On 21 April a band of photographers covering the war in Misrata, Libya, came under fire while they were in the city to document and broadcast the unfolding story of human loss. Within hours it was apparent that two of them, Tim Hetherington and Chris Hondros had died in hospital, another, Guy Martin, was undergoing life-saving surgery and a fourth, Michael Christopher Brown, was recovering from his injuries.
Tim Hetherington and I had been friends since 1999, when we worked on photographic projects together. We were soon sharing an office in the back end of Great Portland Street in London. To me, he was a trailblazer. In March of this year he had just completed a busy year, touring his film Restrepo about a band of US servicemen in a remote outpost in Afghanistan. A year earlier the film had won the Grand Jury Prize at the Sundance Festival and since that night, when he called me from the dance floor of what definitely sounded like a film-festival after-party, he had been all over the US speaking about the film and the war in Afghanistan.
A few weeks ago this culminated in the Oscars, where Restrepo was nominated for Best Documentary. Tim spoke with pride of attending the ceremony with his co-director Sebastian Junger and a number of the men who made it home from the front. From his original brief – to tell the story of the Americans living and fighting in Afghanistan, and the two years he spent visiting the Restrepo outpost – he compiled four separate visual narratives: the documentary itself; a video installation, Sleeping Soldiers; a Deutsche Börse-nominated photographic exhibition at HOST Gallery in London; and the book Infidel published by Chris Boot.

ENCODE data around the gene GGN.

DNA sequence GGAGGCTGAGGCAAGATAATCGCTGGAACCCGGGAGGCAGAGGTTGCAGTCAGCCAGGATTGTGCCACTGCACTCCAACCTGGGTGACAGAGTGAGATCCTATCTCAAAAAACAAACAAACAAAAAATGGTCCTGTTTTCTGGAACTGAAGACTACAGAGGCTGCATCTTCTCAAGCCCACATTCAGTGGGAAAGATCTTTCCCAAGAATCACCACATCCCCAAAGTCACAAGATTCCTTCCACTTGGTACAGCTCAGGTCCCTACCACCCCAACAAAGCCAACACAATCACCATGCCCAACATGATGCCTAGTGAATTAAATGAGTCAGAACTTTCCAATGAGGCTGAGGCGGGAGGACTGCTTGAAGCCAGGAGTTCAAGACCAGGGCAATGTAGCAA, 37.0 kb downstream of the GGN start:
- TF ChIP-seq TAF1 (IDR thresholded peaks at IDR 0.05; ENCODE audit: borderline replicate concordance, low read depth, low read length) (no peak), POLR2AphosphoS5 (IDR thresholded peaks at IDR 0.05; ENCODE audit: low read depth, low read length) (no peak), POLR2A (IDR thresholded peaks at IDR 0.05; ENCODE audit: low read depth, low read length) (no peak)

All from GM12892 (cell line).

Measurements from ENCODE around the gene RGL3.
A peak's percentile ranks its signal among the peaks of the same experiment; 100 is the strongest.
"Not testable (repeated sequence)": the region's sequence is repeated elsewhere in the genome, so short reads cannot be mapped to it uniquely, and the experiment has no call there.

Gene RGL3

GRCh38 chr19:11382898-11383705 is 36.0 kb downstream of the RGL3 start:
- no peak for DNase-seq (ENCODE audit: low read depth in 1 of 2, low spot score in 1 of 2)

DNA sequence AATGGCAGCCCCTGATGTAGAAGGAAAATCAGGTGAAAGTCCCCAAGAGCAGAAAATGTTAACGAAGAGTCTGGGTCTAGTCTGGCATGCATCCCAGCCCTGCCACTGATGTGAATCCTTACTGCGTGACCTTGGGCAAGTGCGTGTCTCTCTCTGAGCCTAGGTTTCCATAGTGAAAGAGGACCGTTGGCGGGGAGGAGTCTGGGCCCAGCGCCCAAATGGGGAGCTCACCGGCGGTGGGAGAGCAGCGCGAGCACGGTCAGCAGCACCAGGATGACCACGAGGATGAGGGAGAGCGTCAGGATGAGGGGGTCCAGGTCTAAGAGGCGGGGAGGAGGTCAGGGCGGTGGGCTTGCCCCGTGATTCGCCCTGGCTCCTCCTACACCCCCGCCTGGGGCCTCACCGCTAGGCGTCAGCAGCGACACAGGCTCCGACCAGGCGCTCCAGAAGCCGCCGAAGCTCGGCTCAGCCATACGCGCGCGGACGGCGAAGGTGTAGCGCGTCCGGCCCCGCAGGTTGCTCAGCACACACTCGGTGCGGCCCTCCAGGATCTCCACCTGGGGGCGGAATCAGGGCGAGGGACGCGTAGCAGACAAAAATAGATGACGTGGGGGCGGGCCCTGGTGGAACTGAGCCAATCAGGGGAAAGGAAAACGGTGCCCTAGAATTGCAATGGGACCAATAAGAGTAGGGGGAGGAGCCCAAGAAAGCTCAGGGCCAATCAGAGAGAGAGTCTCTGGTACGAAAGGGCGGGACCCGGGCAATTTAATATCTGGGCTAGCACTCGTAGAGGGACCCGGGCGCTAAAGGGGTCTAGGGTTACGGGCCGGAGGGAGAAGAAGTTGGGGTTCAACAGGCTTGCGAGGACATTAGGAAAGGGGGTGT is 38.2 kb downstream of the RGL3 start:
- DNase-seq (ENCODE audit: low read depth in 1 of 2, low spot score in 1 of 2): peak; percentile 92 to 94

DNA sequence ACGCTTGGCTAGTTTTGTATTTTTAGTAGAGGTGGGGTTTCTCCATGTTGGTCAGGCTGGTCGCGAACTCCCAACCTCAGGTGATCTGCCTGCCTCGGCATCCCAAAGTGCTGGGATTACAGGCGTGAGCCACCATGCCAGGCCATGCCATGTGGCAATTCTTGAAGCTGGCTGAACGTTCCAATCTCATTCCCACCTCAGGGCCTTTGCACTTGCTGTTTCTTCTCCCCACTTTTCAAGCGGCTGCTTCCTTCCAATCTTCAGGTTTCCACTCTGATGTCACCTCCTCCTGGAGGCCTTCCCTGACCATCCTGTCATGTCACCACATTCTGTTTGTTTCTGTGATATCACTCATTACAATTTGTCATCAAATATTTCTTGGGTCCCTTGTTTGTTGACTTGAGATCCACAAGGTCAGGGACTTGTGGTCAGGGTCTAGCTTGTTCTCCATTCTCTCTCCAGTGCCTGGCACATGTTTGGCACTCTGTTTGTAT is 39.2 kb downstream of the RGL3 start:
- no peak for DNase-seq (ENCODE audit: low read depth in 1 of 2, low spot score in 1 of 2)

In 2007 Tim had been awarded the World Press Photo of the Year for his portrait of one of the Restrepo soldiers wiping his brow in the bunker during a firefight. The lonely figure is illuminated by the murky light of the Afghan evening and it was often referred to as a "painterly" picture. I remember Tim was disappointed by this; there was a danger that simplistic aesthetic analysis deflected from the meaning of what he was showing, a man in the midst of a barely questioned war.
That his image paid homage to others made previously in wars by great photographers was a welcome aside if it meant people would look at it. He had shot news video at the same time and I recall him extinguishing his momentary preoccupation with industry gossip when he calculated that in that week alone more than 20 million magazine readers, television viewers and visitors to the World Press touring exhibition would have seen his photographs and reports from the war.